Saturday, 13 August 2016

Folklorama Pavilion Reviews: Week One (Part Two)

This is part two of my 2016 Folklorama tour diary, in which I review the various pavilions I've visited during the two-week festival. You can check out part one, covering the week one Irish, Punjab, Serbian "Kolo", and Brazilian Pavilions here

Thursday, August 11th: Mexican, Chinese, Greek Pavilions

Our second day of Folklorama began with a visit to the Mexican Pavilion (375 York Avenue), consistently regarded as one of the best pavilions of the entire festival, and with good reason: not only did the pavilion organizers make a spacious ballroom in the RBC Convention Centre feel as intimate as a small gathering, they primarily featured international performers to create a truly world-class experience, and the dance numbers change from show to show and night to night.

The 6:45 pm show began with a performance by the U.S. group Mariachi Continental, whose trumpets, guitars, and violins immediately commanded the audience’s attention, soon joined by the lead singer of local band Mariachi Ghost. However, this was only a prelude to the phenomenal Ballet Folkl√≥rico Et Mazatleco del CETIS 127, which performed one showstopping number after another to the audience’s delight, culminating in a traditional wedding dance in which the bride was lifted into midair while standing on machete blades. Dazzling and unforgettable.

Afterwards, we headed further downtown to the Chinese Pavilion, housed on the second floor of the Dynasty Building, accessible by elevator and stairs. We were fortunate to attend the pavilion on the final night of shows by the Chengdu Art Theater ensemble based in Chengdu, located the provincial capital of the Sichuan province -- and which happens to be a sister city of Winnipeg. The performers immediately made a strong impression with their stunning costumes and focused yet lively showcase of musicians, dancers, and acrobats.

The Art Theater’s programme included a mesmerizing solo lute performance, jaw-dropping acrobatics I can only attempt to convey with words -- one young performer spun her entire body around her head, and I still can't figure out how she did it -- and a finale inspired by Sichuan opera in which two dancers rapidly changed masks to the amazement of the audience. The pavilion ambassadors and hosts were extremely friendly and welcoming and contributed to an outstanding experience overall.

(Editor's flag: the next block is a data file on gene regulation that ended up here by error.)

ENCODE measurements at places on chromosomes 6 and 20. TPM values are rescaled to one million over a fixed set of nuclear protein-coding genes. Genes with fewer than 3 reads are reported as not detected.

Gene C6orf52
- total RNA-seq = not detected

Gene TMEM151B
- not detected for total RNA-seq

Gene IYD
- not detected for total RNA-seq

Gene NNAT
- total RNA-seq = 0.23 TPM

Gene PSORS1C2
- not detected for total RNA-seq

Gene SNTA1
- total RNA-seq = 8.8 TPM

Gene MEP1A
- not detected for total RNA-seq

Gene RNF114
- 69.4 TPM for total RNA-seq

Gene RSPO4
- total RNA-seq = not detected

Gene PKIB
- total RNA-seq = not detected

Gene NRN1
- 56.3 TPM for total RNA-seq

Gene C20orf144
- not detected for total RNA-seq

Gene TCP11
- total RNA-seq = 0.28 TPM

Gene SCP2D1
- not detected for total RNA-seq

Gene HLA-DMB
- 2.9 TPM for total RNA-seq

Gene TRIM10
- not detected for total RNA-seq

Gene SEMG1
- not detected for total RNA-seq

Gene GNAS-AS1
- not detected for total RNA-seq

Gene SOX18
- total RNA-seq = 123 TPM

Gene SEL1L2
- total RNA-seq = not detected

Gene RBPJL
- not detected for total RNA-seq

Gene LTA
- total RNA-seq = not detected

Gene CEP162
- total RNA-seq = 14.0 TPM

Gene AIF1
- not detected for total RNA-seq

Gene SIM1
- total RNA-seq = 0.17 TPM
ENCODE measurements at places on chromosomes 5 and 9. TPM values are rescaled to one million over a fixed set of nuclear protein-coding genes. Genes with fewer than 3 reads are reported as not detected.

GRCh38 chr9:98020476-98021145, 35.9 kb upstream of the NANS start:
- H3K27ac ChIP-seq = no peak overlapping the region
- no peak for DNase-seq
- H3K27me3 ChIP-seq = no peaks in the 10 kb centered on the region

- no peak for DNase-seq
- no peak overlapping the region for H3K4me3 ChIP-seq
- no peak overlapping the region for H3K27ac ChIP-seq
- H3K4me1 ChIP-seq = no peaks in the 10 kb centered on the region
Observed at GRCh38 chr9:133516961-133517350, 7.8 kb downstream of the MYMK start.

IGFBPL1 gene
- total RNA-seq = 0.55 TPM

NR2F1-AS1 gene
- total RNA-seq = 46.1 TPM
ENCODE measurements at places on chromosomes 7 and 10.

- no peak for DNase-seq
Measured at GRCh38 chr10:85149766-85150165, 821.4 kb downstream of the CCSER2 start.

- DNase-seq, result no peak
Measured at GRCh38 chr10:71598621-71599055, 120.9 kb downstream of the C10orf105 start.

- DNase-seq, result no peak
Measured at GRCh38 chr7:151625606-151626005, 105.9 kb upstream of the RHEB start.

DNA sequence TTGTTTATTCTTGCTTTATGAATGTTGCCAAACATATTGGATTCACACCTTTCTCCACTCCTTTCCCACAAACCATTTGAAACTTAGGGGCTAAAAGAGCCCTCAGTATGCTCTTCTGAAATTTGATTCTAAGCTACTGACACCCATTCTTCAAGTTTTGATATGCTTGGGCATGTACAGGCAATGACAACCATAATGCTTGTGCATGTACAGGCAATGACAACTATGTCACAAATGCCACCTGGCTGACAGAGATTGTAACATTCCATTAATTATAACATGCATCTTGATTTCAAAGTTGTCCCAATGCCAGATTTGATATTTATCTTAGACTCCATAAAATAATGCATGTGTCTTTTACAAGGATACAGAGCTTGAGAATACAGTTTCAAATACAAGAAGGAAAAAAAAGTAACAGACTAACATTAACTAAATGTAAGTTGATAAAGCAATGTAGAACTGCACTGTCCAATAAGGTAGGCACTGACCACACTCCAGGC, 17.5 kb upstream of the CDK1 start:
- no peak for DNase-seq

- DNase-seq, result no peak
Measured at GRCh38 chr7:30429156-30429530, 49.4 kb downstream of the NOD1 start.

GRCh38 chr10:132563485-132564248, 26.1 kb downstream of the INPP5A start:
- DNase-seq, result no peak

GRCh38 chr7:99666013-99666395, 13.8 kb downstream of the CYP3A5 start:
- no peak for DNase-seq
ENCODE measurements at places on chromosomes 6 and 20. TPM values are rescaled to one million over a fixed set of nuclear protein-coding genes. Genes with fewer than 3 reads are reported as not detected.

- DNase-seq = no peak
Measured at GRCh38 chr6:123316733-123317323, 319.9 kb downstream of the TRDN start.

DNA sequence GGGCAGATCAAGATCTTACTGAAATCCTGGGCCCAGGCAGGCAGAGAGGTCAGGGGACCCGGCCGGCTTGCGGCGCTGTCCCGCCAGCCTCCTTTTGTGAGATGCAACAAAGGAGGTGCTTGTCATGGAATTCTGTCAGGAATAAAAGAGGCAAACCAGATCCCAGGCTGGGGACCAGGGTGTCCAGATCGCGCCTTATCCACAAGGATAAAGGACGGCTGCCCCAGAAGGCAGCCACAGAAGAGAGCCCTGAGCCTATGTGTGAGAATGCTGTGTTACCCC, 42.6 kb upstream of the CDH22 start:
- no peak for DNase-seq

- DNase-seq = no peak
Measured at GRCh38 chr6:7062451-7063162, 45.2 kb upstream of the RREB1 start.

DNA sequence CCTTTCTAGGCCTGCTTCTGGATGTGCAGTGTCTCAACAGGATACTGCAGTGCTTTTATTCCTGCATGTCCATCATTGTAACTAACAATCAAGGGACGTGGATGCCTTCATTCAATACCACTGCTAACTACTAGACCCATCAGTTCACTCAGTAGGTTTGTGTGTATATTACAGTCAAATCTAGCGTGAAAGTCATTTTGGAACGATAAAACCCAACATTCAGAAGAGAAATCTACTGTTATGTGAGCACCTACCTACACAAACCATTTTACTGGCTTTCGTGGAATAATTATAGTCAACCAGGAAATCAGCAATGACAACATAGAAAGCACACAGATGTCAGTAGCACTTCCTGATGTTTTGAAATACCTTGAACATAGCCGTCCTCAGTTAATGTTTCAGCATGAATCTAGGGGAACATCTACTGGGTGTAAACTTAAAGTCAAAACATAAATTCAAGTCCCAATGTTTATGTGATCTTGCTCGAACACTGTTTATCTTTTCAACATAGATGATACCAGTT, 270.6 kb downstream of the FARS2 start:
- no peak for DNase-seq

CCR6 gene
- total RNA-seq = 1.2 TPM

Our final stop of the night was the Greek Pavilion at St. Demetrios Greek Orthodox Church (2255 Grant Avenue). A part of Folklorama since its inception forty-seven years ago, the Greek Pavilion has become a veritable institution and frequent destination for many longtime festivalgoers.

This year's show felt somewhat scaled-back from those of Folkloramas past, focusing on local talent, including the Kefi Folk Dancers of Manitoba and local bouzouki and guitar players, and a cultural display celebrating athletics and the Olympic Games in the Hellenic Cultural Centre connected to the church.

Given the bustling energy of the dining hall downstairs, the opportunity to visit St. Demetrios itself was much appreciated, and the church's deacon was on hand to answer questions about St. Demetrios' striking interior. The show itself ended with the perennially crowd-pleasing Zorba dance, concluding our own tour of pavilions that night on a high note. 

No comments:

Post a Comment